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The Advantages of Hydrocarbons From Green Plants

Updated April 17, 2017

There are several advantages of hydrocarbons from green plants. Hydrocarbons are compounds made up of carbon and hydrogen and the principle ingredients in the fossil fuels, oil and gas. Fossil-fuel hydrocarbons were created millions of years ago by deposits of decaying plants and animals. Used today, these ancient hydrocarbons emit greenhouse, or global warming, gases, polluting the environment. Hydrocarbons, however, are also created by green plants. These plants capture solar energy and create something "chemically identical to petroleum," states Jackie Shanks, professor of chemical engineering at Iowa State University, and may "create second-generation biofuels," or clean fuels produced from biological material.

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Advantages

Hydrocarbons from green plants are renewable, unlike fossil fuels which are not sustainable and expected to be depleted in the next few decades. Another advantage is that they are clean and don't emit pollutants into the atmosphere. Once more research is completed, they may one day replace the polluting gas currently fuelling cars, trains and planes. A last advantage is that, unlike other renewable sources such as solar or wind energy, plant hydrocarbons are easily transported through the current infrastructure.

Plants

The plants currently studied and evaluated for hydrocarbon extraction include algae, switch grass, poplar trees and woody plants. Algae, which range from microscopic size to 200-foot kelp, are studied extensively for their hydrocarbon production. They are attractive as a fossil fuel alternative because they grow year round and on poor soil. This means that, when grown in massive amounts, good soil would be saved for food crops. Woody plants produce an energy-rich substance, lignin, with strong hydrocarbon production potential.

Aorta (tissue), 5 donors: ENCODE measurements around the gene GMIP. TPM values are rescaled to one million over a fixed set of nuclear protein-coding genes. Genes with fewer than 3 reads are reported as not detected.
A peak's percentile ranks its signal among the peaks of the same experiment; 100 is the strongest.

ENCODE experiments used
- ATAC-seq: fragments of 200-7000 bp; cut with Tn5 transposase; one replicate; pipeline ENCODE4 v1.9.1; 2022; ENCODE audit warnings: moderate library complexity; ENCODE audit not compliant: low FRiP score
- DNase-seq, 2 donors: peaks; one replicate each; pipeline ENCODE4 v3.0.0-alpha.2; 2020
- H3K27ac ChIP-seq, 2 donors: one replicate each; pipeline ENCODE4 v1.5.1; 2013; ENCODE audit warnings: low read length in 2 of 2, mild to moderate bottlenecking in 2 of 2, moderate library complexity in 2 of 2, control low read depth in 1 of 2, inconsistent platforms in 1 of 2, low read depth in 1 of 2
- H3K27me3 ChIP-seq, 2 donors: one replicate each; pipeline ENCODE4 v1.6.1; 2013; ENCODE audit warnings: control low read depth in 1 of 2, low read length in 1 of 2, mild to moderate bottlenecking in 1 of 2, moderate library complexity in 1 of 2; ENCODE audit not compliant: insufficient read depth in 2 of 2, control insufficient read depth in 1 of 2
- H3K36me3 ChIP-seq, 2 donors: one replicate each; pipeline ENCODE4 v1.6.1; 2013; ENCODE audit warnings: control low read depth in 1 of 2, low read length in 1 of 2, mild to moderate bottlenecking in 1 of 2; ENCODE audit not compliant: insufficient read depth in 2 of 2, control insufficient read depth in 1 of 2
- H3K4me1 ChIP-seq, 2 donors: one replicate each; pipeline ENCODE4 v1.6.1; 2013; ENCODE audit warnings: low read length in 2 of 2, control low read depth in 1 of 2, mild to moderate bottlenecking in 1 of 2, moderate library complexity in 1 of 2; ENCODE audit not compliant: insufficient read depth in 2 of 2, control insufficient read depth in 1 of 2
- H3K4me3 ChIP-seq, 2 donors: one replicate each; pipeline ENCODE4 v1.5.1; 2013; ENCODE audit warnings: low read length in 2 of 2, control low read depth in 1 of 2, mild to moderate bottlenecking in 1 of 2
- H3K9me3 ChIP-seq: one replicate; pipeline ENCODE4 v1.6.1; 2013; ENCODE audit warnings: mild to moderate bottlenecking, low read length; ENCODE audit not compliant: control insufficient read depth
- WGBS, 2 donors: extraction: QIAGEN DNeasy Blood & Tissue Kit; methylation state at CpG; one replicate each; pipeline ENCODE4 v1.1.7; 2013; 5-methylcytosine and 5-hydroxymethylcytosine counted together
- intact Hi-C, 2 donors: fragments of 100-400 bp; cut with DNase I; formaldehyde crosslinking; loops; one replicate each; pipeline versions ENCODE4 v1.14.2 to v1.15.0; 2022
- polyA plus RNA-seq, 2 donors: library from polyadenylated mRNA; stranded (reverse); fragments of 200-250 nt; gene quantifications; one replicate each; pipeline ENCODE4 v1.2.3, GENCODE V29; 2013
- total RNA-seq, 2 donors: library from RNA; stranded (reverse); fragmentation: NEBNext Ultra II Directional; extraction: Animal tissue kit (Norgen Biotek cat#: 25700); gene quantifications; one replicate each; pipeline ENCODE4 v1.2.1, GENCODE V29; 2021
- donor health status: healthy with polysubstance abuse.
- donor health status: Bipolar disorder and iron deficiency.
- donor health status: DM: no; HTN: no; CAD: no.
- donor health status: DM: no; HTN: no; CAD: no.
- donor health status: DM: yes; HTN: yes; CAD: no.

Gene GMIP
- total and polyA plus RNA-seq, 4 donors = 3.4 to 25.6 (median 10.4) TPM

Research

While the advantages of plant hydrocarbons are well known, researchers "don't know the exact structures, mechanisms, genetics and metabolism" of the conversion of plant energy into hydrocarbons, Dr. Shanks explains. Many such research projects are underway. The government has recently funded numerous research projects on methods to obtain hydrocarbons from plants. Other research projects include the development of biomass feedstocks and the study of biocatalysts, enzymes which use solar energy and atmospheric carbon dioxide to produce hydrocarbons.

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About the Author

Nina Kramer, a novelist who published her first novel in 2002, is currently working on a series of novels set in modern China. Previously, she managed the American Society of Civil Engineers' journals department. A passionate gardener and home decorator, she has a B.A. in English literature from George Washington University.

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